Betrothal in a Monastery
Wales Millennium Centre, Cardiff, November 2 2014
Music: Sergey Prokofiev
Libretto: by the composer and Mira Mendelson after Sheridan’s The Duenna.
Mariinsky Opera: a concert performance
Conductor: Valery Gergiev
Principal Chorus Master: Andrey Petrenko
Cast includes: Evgeny Akimov / Sergey Aleksashkin / Roman Burdenko / Dmitry Voropaev / Anastasia Kalagina / Larisa Diadkova / Yulia Matochkina
Vespers (All-Night Vigil)
Llandaff Cathedral, Cardiff, November 6 2014
Mariinsky Opera Chorus
Director: Andrey Petrenko
Soloists: Maria Shuklina / Alexey Velikanov
The Wales Millennium Centre directors must have breathed a collective sigh of relief that there was no repetition in Cardiff of the protests that have attended some recent appearances in London and New York of conductor Valery Gergiev.* In the event, joint celebrations for the venue’s 10th anniversary and UK-Russia Year of Culture 2014 got off to an uninterrupted flying start with a superb concert performance by Gergiev and the Mariinsky Opera of Sergey Prokofiev’s Betrothal in a Monastery. And that was followed – even capped – by a stunning rendition of Rachmaninov’s Vespers at Llandaff Cathedral by the Mariinsky Chorus under director Andrey Petrenko a few days later.
Interestingly, apropos music and politics, both pieces bear indirect witness to their oft-fraught but unavoidable commingling – and Russia in the first half of the 20th century was notably precarious for composers, as for so many others. In 1940-41, Prokofiev found himself in dicey situations on twin fronts, trying to negotiate the minefields of Soviet public, and his own self-sabotaged domestic, life. Betrothal in a Monastery – a romantic satire on Sheridan’s The Duenna, stuffed with neo-classical wit and ironic restraint – was written whilst Prokofiev was in the process of abandoning his wife Lina for the opera’s far younger co-librettist, Mira Mendelson. Moreover, it stands in many ways as an example of the composer’s famously artful political dodging; surely an irony that would not be lost on sceptical Gergiev observers today. One would never guess from the opera that a war had been on (Germany was shortly to break the Nazi-Soviet Pact and commence bombing Russian cities) – never mind the terror lurking behind the recent disappearance of Prokofiev’s friend, the director Vsevolod Meyerhold (whom he later learned had been shot) and the lukewarm official reception of the opera they happened to have been working on at the time, Semyon Kotko.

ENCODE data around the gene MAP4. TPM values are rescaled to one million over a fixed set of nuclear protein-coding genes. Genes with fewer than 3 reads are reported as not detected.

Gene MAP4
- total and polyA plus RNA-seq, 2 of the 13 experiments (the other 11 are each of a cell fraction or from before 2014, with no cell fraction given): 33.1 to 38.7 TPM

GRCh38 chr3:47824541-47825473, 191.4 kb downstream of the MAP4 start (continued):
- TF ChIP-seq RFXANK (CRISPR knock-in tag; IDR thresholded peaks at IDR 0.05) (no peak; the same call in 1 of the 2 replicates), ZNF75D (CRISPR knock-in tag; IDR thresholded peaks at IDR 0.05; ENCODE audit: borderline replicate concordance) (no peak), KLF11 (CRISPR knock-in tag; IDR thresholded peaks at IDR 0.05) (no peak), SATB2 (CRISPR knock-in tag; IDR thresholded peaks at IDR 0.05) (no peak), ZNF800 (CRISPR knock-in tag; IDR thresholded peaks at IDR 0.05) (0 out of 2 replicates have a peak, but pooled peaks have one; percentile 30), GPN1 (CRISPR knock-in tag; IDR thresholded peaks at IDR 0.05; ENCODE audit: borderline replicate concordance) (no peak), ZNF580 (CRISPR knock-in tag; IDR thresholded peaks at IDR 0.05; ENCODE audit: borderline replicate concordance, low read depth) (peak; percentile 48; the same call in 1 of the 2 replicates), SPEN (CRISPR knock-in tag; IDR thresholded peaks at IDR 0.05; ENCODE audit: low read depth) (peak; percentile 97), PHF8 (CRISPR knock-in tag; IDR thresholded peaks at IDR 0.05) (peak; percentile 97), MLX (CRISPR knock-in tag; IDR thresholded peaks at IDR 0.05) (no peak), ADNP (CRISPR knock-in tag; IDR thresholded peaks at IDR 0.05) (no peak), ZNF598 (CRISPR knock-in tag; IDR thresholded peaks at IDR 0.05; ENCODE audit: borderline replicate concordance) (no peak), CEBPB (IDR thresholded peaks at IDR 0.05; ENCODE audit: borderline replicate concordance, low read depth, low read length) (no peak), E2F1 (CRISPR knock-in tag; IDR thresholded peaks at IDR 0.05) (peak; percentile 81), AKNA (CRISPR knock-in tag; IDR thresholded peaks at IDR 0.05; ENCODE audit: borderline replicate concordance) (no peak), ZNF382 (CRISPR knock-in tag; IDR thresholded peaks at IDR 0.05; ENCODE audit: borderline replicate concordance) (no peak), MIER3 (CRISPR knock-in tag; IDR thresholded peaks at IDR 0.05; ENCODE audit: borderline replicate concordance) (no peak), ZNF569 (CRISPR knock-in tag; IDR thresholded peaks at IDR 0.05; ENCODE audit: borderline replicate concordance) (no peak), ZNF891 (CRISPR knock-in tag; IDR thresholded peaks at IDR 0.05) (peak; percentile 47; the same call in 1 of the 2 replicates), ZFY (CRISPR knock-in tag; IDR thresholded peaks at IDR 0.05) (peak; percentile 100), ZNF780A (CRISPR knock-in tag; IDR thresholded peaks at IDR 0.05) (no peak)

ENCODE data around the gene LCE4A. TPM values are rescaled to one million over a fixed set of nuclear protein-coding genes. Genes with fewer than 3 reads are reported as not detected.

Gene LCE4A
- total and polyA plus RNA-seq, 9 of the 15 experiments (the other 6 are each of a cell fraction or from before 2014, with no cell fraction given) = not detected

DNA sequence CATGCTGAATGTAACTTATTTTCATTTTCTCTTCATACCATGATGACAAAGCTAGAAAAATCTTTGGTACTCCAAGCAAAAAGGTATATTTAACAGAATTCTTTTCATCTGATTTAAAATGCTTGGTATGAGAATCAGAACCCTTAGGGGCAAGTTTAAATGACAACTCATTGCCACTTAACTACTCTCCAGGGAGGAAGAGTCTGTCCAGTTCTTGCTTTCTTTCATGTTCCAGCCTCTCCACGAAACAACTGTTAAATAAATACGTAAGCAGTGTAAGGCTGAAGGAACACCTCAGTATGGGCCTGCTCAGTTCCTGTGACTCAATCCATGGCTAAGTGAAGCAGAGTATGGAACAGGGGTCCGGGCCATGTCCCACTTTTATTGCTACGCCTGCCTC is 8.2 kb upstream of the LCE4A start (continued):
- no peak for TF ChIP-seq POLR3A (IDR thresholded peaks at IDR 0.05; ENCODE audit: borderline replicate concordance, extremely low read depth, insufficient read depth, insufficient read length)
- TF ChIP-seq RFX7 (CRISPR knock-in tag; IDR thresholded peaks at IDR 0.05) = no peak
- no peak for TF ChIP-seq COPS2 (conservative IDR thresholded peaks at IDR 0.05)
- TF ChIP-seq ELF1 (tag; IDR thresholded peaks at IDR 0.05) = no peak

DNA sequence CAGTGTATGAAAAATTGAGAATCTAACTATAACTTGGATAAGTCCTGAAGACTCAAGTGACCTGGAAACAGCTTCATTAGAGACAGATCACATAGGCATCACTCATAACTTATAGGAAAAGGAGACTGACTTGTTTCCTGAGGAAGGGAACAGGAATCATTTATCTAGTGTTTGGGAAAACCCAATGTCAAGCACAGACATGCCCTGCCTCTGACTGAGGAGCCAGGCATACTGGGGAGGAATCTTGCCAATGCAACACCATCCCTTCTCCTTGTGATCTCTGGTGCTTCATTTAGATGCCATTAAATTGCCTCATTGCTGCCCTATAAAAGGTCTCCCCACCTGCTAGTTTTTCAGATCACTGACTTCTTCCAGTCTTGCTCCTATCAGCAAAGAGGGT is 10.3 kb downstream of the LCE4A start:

Nonetheless, Prokofiev had only to wait until 1946 for a successful première of Betrothal in Russia. And it proved a hit here in Cardiff, with Gergiev fielding a crack team of soloists, chorus and orchestra in passionate advocacy of the work. In setting the Sheridan, Prokofiev once wrote, ‘I had first to decide which element to stress in the music: the comic or the romantic. I chose the second.’ Well, maybe – and there is some delightfully lyrical, even touching, writing in the portrayal of the various ardent lovers. But it was the comedy which most impressed in this performance, with striking vocal and gestural characterisation, together with an imaginative use of the available space, and a perfectly judged faux-serious interaction between the cast and stage-mounted orchestral players: all delivered with conspiratorial glee and exceptional singing and musicianship.
Prokofiev’s quicksilver score was performed with light-hearted colour and zest. Helped, it must be said, by the surtitles, the cast conveyed to a tee the plot’s myriad, fast-moving machinations, confusions of identity and romantic tangles à la Mozart’s, and especially Rossini’s, opere buffe. Convincing character pairings are crucial to this opera’s success, whether staged or no, and they were largely superb here. There was some stiffness between Louisa and Antonio (Anastasia Kalagina and Dmitry Voropaev), which should have been the romantic pinnacle of the piece, such as it is. Ultimately, it’s all silly nonsense of course, but in any case, the romance was outshone; initially by the ignominious comic duo of father, Don Jerome, and fish merchant, Mendoza (respectively, the brilliant Evgeny Akimov and Sergey Aleksashkin), both hoping to gain from the latter’s marriage to daughter Louisa. But it was Mendoza in tandem with the Duenna herself, Larisa Diadkova, who stole the show; the mezzo with her rich, deep voice and splendidly comic, seductive wiles proving triumphant over all.
The plot hinges on the pompous patriarchy and deluded vanity of Don Jerome and Mendoza. Both men are greedy and stupid, and get their comeuppance only to find that things have turned out alright after all, as each lover finds their rightful partner. So indeed there is politics here in terms of gender, class and age – plus hints of anti-Semitism to modern eyes in the mocking of the Jewish Mendoza, which Prokofiev toned down from the original play. But at least the women and servants appear to give as good as they get, in an opera that’s otherwise steeped in droll cleverness and musical jokes. At the time, the exotic Seville setting and sozzled monks (here wonderfully sung by soloists and chorus alike) must have felt like welcome distractions to Prokofiev, who succeeded in navigating his way through a dangerous period – though at who knows what cost to himself and others.